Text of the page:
In addition to the Renaissance more generally, the Protestant reformation and questions surrounding the changing nature of European Christianity in Marlowe's time have a profound influence on Doctor Faustus. One such question that the play tackles is the issue of predestination. According to Calvinism (a branch of protestant Christianity started by John Calvin), people are predestined to be either saved in heaven or damned in hell. In other words, they are born fated to go to one or the other and there's nothing they can do to change that.
One overarching question in Marlowe's play is whether Faustus' fall from grace is his own fault or whether he is fated to be damned. (The question can be extended also to Lucifer and his renegade angels-turned-devils: were they fated to fall from heaven to hell?) Faustus seems to choose his own path, voluntarily agreeing to his deal with Lucifer. And he appears to have the choice to repent at any moment in the play. But, according to a Calvinist interpretation, such free will is an illusion, as these “choices” are already predetermined by God. Even the two versions of the play can't seem to agree on an answer. In a crucial line, the A-text has the Good Angel tell Faustus it is “Never too late, if Faustus will repent,” (V, 253). The B-text reads, “Never too late, if Faustus can repent.” In one version, the only question is whether Faustus “will” or will not repent. In the other, it is questionable whether Faustus even has the option (“can” or can't he repent?). Regardless, that the play engages in this kind of questioning at all suggests that there may be limits to and constraints upon free will.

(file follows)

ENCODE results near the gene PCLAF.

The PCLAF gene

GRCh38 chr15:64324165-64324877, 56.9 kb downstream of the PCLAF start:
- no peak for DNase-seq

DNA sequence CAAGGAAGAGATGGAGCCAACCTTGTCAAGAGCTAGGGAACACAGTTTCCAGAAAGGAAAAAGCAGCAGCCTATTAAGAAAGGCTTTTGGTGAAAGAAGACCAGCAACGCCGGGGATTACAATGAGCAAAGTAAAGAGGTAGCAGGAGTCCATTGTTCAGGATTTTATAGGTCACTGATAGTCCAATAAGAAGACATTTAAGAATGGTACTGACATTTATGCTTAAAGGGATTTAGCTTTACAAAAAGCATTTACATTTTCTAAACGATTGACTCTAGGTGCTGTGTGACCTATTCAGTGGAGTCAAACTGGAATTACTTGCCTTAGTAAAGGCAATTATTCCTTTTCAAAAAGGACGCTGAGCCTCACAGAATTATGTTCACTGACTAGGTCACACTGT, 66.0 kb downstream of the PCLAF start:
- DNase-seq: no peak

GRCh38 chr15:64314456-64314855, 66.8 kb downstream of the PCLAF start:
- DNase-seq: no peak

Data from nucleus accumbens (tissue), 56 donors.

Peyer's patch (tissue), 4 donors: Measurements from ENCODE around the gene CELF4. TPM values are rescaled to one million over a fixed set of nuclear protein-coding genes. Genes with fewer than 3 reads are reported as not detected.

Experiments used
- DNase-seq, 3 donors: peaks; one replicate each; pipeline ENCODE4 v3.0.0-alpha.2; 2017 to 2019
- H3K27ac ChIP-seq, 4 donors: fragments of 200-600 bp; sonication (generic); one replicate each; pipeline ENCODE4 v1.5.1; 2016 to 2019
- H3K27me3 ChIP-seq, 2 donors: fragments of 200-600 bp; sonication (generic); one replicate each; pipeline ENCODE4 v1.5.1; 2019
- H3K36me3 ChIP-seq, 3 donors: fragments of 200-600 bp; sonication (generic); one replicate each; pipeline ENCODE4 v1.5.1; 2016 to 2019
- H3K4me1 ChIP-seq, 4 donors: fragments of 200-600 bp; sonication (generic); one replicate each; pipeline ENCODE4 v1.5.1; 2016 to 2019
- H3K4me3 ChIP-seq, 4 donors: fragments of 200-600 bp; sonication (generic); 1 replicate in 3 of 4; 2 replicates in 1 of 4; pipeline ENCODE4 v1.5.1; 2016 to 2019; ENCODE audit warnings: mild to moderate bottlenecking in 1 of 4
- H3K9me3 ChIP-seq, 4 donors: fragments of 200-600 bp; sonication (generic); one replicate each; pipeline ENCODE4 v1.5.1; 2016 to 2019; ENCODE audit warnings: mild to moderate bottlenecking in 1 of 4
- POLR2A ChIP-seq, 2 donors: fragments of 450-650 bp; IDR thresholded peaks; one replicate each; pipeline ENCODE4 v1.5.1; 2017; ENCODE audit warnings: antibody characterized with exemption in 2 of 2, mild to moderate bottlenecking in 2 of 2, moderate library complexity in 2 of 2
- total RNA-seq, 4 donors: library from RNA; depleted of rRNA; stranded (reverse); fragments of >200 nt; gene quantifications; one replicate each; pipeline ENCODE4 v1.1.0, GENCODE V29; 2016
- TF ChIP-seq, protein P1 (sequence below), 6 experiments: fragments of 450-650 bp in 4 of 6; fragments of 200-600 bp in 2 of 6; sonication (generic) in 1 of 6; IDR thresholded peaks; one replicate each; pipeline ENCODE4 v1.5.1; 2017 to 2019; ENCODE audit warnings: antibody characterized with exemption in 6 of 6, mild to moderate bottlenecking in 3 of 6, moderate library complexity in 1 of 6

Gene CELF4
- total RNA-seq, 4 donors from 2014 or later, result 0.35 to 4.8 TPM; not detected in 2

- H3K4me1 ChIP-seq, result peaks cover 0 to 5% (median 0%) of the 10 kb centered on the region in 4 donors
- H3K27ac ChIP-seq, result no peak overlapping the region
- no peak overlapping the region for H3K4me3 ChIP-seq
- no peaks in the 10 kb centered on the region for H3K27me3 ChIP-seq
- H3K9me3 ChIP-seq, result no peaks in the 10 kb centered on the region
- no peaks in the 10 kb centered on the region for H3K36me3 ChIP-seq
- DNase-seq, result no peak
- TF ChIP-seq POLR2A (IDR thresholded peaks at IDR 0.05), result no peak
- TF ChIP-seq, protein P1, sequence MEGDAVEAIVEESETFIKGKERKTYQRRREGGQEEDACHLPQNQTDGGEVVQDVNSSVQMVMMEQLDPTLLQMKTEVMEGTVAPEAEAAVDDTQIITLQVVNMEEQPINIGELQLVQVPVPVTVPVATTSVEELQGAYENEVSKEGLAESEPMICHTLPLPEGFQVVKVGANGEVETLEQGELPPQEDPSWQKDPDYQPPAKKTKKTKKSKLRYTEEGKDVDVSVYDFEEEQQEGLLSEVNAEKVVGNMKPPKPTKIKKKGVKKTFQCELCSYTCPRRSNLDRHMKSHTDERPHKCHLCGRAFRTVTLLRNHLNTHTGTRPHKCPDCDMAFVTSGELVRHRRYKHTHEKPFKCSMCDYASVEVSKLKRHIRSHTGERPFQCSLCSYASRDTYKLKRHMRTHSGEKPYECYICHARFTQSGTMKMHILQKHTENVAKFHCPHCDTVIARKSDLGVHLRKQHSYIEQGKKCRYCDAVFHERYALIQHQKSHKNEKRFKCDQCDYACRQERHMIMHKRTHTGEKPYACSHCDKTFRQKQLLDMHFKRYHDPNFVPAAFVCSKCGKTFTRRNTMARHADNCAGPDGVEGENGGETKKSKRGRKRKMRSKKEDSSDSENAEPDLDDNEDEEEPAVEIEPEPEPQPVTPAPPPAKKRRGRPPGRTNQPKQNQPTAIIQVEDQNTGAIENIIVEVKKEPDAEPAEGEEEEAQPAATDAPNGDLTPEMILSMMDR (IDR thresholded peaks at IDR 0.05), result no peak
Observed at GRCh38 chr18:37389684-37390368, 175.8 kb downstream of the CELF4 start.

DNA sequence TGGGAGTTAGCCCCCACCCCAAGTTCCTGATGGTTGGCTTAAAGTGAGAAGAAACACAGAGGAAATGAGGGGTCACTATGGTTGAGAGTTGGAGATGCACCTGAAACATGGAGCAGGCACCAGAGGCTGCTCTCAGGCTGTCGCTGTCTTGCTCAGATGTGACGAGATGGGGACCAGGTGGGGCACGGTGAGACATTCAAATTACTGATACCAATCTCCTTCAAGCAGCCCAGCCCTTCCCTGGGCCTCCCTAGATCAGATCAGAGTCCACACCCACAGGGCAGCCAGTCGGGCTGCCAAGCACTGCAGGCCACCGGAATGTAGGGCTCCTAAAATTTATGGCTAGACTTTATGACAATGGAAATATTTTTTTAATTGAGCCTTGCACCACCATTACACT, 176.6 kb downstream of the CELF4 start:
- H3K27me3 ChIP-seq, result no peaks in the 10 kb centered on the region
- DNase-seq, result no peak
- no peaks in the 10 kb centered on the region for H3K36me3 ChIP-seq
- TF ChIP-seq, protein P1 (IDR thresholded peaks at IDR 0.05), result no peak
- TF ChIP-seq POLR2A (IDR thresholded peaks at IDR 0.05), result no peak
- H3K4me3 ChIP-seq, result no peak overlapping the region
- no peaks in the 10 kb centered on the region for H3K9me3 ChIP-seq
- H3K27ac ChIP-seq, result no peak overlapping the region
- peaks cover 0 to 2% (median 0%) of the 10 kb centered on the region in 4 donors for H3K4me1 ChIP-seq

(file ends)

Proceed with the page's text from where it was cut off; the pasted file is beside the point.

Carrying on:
Fate vs. Free Will ThemeTracker
Fate vs. Free Will Quotes in Doctor Faustus
...Till, swollen with cunning, of a self-conceit,
His waxen wings did mount above his reach,
And melting heavens conspired his overthrow.
For falling to a devilish exercise,
And glutted more with learning's golden gifts,
He surfeits upon cursed necromancy. (20-25)
I am a servant to great Lucifer,
And may not follow thee without his leave;
No more than he commands must we perform. (40-42)
On God, whom Faustus hath blasphemed? Ah my God—I would weep, but the devil draws in my tears! gush forth blood, instead of tears—yea, life and soul! O, he stays my tongue! I would lift up my hands, but see, they hold them, they hold them! (27-31)
O I'll leap up to my God! Who pulls me down?
See, see where Christ's blood streams in the firmament!
One drop would save my soul, half a drop: ah my Christ. (69-71)